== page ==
I was told about this flaky pastry biscuit by a friend from whom this brought back childhood memories. I thought it must indeed be very special and I started to hunt for the recipe online.
Some of these recipes have been handed down generation to generation in families without it being documented. It took a really wild goose chase to find a recipe that was authentic enough to try. I finally found something, that I think is close to the real thing.
This amazing snack can be made both sweet and savory. Today I’m sharing the sweet version of it.
I hope you enjoy making and eating this simple snack. I can now see why this melt in the mouth biscuit holds a special place for some in their heart.
3 cups of plain flour (maida)
1/2 cup of clarified butter (ghee)
Pinch of salt
3 pinches of baking powder
Half cup water to kneed dough
A little flour for dusting
20 pistachios, blanched, skin removed and chopped up coarsely
Vegetable oil for deep frying
For the flaky layers
2 tablespoons of cornflour / custard powder
1 tablespoon ghee
Mix the above two to form a slurry
For the syrup
1 & 1/2 cup refined white sugar
3/4th cup water
1 green cardamom pod, deseeded
5-6 threads of saffron
In a large bowl sift together the flour, baking powder and salt. Then make a small well in the center and add the clarified butter (ghee). Gently mix these ingredients together with your hands rubbing the butter into the flour till it has a breadcrumb like consistency. Do not overwork the flour in doing so.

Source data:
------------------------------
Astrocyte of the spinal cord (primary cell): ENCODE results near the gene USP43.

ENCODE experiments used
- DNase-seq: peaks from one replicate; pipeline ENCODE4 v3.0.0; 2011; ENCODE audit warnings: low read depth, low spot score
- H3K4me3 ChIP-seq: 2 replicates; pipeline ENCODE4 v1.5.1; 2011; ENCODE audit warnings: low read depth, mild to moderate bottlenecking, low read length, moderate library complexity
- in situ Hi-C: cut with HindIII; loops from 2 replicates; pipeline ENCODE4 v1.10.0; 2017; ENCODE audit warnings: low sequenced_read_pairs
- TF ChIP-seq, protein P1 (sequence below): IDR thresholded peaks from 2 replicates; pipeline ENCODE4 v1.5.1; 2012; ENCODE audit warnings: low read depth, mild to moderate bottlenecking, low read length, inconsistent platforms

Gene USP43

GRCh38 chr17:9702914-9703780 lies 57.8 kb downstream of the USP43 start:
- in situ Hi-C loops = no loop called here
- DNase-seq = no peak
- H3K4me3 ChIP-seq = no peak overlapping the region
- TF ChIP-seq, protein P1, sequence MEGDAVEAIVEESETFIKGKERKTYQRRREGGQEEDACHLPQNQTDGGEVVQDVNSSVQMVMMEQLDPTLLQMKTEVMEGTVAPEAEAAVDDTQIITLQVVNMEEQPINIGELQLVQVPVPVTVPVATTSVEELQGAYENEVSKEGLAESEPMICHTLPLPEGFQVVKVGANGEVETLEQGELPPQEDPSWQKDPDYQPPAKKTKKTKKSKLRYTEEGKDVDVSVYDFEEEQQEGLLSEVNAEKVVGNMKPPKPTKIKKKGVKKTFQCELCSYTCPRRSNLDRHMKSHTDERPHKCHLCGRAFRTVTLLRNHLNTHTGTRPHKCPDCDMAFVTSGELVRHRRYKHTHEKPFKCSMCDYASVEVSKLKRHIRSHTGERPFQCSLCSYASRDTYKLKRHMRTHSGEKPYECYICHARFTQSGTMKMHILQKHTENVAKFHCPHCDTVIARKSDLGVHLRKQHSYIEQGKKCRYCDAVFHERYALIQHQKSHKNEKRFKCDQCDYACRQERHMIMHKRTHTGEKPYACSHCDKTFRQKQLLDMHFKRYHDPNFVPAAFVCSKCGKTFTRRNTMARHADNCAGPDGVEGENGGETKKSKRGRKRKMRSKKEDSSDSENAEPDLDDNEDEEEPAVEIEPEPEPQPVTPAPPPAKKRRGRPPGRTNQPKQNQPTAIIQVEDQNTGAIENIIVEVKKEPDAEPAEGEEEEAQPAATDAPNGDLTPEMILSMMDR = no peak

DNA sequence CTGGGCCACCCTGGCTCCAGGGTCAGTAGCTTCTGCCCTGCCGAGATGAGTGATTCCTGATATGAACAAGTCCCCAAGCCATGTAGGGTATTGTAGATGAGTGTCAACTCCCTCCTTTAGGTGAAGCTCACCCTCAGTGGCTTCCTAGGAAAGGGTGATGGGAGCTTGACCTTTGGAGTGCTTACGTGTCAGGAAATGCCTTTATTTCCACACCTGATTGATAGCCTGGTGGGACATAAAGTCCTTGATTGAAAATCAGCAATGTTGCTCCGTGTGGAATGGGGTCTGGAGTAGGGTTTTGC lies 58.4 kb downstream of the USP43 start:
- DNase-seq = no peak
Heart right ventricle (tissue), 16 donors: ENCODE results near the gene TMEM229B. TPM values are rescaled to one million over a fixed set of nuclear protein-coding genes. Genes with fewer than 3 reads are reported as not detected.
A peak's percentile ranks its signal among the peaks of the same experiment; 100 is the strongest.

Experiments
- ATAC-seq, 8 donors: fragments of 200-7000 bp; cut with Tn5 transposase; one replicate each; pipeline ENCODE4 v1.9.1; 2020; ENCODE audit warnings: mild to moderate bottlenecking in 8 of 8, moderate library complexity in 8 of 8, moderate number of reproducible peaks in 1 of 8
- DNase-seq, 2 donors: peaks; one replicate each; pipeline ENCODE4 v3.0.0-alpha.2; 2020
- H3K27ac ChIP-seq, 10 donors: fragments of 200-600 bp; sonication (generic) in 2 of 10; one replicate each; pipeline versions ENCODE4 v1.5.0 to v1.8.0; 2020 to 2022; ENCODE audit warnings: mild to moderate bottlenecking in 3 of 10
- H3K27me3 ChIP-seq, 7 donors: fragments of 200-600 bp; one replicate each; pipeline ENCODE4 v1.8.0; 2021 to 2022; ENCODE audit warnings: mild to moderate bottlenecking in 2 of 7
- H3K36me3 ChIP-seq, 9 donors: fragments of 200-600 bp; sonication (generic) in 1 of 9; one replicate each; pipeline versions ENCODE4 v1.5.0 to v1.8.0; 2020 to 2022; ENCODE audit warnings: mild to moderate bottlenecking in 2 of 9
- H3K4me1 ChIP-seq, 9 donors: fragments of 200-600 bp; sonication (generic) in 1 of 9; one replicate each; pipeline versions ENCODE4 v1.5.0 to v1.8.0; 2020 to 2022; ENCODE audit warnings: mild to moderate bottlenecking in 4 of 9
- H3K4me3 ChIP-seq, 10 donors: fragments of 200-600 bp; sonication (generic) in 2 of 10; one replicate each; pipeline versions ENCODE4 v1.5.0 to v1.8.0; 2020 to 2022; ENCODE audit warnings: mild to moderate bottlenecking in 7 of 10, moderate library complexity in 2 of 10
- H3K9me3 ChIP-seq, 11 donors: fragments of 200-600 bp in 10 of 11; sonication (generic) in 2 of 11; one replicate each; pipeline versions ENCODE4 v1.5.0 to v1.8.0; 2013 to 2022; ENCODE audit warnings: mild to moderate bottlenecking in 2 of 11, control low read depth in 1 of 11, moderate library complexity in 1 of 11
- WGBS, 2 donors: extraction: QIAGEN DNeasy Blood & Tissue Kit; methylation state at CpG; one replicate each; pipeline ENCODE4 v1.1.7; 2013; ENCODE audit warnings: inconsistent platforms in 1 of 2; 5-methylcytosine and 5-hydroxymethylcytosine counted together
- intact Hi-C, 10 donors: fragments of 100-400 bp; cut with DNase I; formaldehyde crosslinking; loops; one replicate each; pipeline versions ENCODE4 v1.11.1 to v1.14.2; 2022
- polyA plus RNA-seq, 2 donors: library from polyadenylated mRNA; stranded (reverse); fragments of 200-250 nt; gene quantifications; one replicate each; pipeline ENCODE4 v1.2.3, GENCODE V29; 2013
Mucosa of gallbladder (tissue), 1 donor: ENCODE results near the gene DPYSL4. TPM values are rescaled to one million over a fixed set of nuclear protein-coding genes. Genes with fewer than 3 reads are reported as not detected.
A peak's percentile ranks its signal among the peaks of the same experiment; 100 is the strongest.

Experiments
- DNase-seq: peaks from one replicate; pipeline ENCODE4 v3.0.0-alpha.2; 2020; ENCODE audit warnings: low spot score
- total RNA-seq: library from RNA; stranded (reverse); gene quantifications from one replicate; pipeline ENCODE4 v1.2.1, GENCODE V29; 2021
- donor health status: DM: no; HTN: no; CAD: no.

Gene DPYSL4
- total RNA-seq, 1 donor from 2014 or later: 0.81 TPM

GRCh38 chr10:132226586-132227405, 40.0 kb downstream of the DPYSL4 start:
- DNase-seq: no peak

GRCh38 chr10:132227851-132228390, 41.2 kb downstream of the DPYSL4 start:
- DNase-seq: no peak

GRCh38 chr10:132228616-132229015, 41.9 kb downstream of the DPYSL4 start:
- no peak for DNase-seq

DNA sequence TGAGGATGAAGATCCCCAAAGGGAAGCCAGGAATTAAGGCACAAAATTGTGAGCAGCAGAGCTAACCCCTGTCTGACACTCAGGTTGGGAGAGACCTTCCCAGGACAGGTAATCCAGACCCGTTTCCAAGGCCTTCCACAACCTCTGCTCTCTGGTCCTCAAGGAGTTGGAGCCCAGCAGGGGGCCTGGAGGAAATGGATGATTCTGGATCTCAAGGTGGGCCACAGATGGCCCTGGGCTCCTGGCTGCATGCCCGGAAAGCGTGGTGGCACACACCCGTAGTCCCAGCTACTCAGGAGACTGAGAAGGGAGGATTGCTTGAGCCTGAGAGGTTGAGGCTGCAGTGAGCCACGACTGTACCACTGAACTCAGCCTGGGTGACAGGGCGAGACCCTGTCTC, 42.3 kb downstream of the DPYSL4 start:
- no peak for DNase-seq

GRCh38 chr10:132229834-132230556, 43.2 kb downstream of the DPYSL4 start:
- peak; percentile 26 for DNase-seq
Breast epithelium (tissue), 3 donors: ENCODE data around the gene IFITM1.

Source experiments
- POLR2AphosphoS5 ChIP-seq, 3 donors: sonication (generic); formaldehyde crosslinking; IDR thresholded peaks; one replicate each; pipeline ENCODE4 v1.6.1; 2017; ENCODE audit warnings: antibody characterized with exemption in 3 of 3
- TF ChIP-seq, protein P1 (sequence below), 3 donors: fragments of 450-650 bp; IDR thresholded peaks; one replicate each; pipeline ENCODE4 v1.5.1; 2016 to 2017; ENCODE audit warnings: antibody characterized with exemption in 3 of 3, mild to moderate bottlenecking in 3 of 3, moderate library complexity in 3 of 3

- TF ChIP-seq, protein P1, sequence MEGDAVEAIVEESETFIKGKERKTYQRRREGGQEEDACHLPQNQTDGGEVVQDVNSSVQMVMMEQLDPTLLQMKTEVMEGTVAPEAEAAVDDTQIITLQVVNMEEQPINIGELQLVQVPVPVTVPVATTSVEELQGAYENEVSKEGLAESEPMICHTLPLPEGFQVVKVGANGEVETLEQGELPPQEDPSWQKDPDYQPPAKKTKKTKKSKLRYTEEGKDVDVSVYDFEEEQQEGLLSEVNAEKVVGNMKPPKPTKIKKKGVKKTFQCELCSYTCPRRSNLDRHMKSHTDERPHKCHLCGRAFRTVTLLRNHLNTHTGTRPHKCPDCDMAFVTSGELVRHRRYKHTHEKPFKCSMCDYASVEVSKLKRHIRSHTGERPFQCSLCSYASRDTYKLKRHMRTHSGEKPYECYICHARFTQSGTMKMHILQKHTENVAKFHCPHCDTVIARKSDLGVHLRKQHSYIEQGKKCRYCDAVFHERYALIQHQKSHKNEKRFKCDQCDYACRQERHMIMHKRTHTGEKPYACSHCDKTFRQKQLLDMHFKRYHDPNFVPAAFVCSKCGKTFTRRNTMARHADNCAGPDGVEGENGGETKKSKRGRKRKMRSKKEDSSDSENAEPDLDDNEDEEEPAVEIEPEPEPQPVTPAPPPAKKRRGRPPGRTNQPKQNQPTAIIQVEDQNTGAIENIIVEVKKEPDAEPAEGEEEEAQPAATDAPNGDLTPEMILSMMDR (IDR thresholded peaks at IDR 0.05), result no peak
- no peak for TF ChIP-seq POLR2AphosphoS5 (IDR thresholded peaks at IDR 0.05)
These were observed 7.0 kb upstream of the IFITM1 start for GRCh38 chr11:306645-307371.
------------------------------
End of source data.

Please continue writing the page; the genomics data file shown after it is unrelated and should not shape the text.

Next add water little by little and kneed gently bringing it all together to form a ball of flaky but solid dough. Set this dough aside for 20-30 minutes, covering it with a damp kitchen towel.
Now to make the sugar syrup. Bring the sugar and water to a boil on a slow flame. When the sugar dissolves completely and forms a two thread consistency add the cardamom seeds and the saffron threads to it. Set it aside to cool a little. If it starts to set, reheat it with a couple of teaspoons of water.
After 20 minutes to half an hour take the dough and gently kneed it. Divide the dough into equal golf ball sized pieces.
Dust a smooth flat surface with a little plain flour and start rolling the dough balls with a rolling pin into thin tortillas (chappatis).
When you have 5 such tortillas, pile them one on top of the other after coating the layers in between with the cornstarch slurry made earlier. It’s a bit like making puff pastry as home. The thinner the layers the flakier the biscuits will be.
Now gently pat down the edges of the layers and start rolling it inwards to form a roll. Much like you would for a pin-wheel sandwich.
Once you’ve got a tightly rolled log, cut it into 1/2 inch equal pieces. You should get about 10-12 from one log. Now form these into smaller balls holding the loose edges down and light pat them with your hand to form round biscuits. They should be about 5 cm in thickness. Poke them a little with a fork so that they cook evenly through.
Heat oil in a heavy bottomed vessel. The oil should be on medium heat and the gas should always be on a slow flame. If the oil is too hot the biscuits will remain uncooked in the centre.
Drop 4-5 biscuits in the oil at a time. They will initially sink to the bottom and then rise to the surface as they cook. The biscuits have to be lightly browned. It should take about 10-12 mins per batch of 5-6 biscuits to be done. You’ll be able to see the layers emerge as concentric circles on the biscuit surface. This a slow and tedious process, but we’ll worth the effort.
This is what it should look like.
Let these biscuits cool down completely. Once cooled drop one at a time into the warm sugar syrup and then place it on a wire rack to cool. While the syrup is still sticky on the biscuit garnish with chopped pistachios. You may also add dried rose petals or slivered almonds to the garnish.
Once dried completely, enjoy this with a cup of piping hot masala chai!